i always suggest to new DCS owners: get to be a good pilot then become a warrior. there is so much other than just destroying things.

 

5 часов назад, Yurgon сказал:

Personally, when I learn a new aircraft in DCS, I like to sort items by how important they'd be for a real pilot. Tossing weapons on the enemy is the goal, but if I can't navigate there, or if I can't land with some degraded systems, I'd be no good for my coalition. Thus I like to learn basic handling, stall characteristics, stall recovery, single engine landings, flameout landings and so on first, to the point that I'd feel semi-confident I could land a stricken jet. After all, emergencies could arise at any time and don't necessarily require the unauthorized installation of 23 mm holes by an unwelcoming opponent.

In that regard it only helps that the A-10 is ridiculously easy to fly. Like, if you don't practice with other people in multicrew you don't even need a trainer jet. The Hog is slow and purposeful and will not intimidate you with stalls and rattles despite being able to turn on a dime. Once you are more or less confident with the Hog you will have a much easier time graduating to, say, the Hornet. Yes, it lacks in A2A department but that takes more skill at holding your plane in the air which the Hog will help you develop with hardly any stress.

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I HATE the Maple Flag A-10C training campaigns, but the first two have been updated for the A-10C II.  They're terrible for the learner because the only way to progress through the campaigns is if you already know the material and have the proper skills, which is pretty demoralizing.  However, the content is pretty useful and good curriculum for what skills to learn and in what order.
 
Search online for the "TO-1A-10C-1".  It's the USAF A-10C flight manual and has a LOT of the technical details if you're interested in the "why" behind the "how".  Since it's a military document, it's not kosher to post or share even though it's declassified, but you can find copies of it online if you look carefully enough.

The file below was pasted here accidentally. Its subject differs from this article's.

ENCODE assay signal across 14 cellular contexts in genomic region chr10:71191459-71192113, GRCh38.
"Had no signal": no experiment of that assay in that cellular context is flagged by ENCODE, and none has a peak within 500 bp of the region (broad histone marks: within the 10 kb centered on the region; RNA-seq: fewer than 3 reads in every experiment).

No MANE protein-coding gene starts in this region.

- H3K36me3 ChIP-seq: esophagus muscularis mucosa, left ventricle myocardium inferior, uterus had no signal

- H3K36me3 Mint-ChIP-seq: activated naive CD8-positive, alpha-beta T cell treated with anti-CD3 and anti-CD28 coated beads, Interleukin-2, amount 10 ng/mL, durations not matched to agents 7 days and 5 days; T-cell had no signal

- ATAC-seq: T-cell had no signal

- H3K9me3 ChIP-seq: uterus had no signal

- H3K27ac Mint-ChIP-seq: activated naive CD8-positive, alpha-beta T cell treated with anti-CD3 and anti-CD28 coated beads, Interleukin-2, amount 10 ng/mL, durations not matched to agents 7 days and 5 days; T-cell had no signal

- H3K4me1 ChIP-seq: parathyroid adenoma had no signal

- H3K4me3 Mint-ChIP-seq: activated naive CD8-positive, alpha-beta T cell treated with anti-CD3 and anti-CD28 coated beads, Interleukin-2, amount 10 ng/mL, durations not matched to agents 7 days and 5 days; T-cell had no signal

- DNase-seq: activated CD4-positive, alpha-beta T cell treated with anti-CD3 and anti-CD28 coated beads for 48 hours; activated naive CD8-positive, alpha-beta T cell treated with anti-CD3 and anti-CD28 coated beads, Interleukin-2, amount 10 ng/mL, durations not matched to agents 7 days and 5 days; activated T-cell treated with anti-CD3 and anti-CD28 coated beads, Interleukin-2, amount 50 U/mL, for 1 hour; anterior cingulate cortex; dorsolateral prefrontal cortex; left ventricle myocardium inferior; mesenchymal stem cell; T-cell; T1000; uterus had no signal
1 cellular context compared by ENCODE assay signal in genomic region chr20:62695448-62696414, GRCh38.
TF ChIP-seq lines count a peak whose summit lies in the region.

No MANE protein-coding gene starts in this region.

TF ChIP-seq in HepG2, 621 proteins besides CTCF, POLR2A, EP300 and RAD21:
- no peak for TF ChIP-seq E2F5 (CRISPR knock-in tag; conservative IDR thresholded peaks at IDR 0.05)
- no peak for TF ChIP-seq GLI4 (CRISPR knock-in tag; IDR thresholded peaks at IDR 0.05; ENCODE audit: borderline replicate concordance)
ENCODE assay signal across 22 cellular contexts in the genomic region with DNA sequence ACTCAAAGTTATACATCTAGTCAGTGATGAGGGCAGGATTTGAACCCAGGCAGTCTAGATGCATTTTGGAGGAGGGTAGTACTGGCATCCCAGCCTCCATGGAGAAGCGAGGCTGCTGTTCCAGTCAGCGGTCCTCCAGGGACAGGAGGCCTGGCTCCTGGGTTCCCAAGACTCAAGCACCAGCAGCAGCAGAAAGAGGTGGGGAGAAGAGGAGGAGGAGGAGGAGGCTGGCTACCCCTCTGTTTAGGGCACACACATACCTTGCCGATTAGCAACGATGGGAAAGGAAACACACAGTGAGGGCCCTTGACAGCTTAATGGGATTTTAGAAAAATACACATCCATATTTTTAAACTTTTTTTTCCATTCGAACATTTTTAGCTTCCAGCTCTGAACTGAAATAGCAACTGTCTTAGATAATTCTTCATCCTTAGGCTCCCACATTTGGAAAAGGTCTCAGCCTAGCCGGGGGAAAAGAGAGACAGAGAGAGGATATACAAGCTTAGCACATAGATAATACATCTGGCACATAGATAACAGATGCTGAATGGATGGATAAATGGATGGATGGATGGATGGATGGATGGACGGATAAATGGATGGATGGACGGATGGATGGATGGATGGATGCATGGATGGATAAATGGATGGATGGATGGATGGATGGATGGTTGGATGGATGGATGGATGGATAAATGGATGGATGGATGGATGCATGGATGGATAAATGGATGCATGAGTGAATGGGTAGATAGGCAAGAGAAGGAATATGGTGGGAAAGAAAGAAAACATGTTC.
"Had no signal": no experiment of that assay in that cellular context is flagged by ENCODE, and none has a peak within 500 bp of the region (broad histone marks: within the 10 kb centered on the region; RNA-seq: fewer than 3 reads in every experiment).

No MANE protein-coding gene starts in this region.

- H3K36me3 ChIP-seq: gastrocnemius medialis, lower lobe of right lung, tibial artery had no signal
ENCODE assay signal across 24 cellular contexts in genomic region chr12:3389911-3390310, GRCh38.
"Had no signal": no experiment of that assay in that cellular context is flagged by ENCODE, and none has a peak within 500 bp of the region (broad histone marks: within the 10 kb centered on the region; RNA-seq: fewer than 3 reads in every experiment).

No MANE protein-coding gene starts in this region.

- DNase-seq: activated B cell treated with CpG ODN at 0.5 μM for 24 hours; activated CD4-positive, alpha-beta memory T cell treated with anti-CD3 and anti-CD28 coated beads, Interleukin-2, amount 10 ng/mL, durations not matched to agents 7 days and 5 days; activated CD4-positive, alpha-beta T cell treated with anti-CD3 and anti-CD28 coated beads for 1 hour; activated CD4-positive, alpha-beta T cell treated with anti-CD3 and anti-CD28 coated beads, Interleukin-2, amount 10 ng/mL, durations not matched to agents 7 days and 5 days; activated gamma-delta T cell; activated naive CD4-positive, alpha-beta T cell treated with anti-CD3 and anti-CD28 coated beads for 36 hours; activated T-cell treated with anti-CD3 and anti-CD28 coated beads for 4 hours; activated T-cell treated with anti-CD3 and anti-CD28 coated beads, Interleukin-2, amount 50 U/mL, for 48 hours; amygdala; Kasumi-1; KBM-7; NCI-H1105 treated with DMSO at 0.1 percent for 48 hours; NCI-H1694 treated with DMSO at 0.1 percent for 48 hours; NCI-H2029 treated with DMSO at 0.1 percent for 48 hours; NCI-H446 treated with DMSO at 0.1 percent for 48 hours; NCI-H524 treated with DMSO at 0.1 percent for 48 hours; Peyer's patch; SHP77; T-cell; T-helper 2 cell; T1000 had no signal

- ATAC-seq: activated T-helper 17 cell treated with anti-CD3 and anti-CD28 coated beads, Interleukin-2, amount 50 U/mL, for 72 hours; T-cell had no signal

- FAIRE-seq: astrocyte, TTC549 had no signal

Well, to each his own.
I love them for the exact reasons you seem to hate them. It forces me to learn before I can progress. Perfect for me, not intimidating at all, manuals are boring and last resort. Just kidding.
There are training missions one can do before the qualifying. And of course, as with any DCS campaign, one can fly individual missions in whatever order if one chooses to do so.

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15 hours ago, Gunnar81 said:

Warthog: Flying the A-10 in the Gulf War by William Smallwood is a good place to start if you are looking for information about how it was used in a conventional warfare setting. There are a few Osprey Publishing books about its use in Afghanistan as well for more of a modern look at how the Hog has been used.

 

In additon to this I can also recommend the book "A-10s over Kosovo" which has great examples of missions A-10s have flown there, including a lot of AFAC missions. It's available through Amazon, but also in PDF format for free by the Air University: https://www.airuniversity.af.edu/Portals/10/AUPress/Books/B_0090_HAAVE_HAUN_A10S_OVER_KOSOVO.pdf

 

Keep in mind that both books describe the old analogue A-10A that did not have a TGP or multi function displays.


Edited by QuiGon
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For me, the only way i could get anywhere with the training, is to just do the training campaigns. They are horrible and can frustrate the life out of you, but they teach you the basics, and you will have it down in no time you stick at it. From then on it's easy enough. In my opinion, your wasting your time going through 3000 pages of written material, that's incredibly tedious & boring, it will only put you off flying once you get to it after reading for 2 years.  Of course refer to it if needed, but you really don't need to bother with the manual at all. Videos, and the training campaigns were the way to go to start with.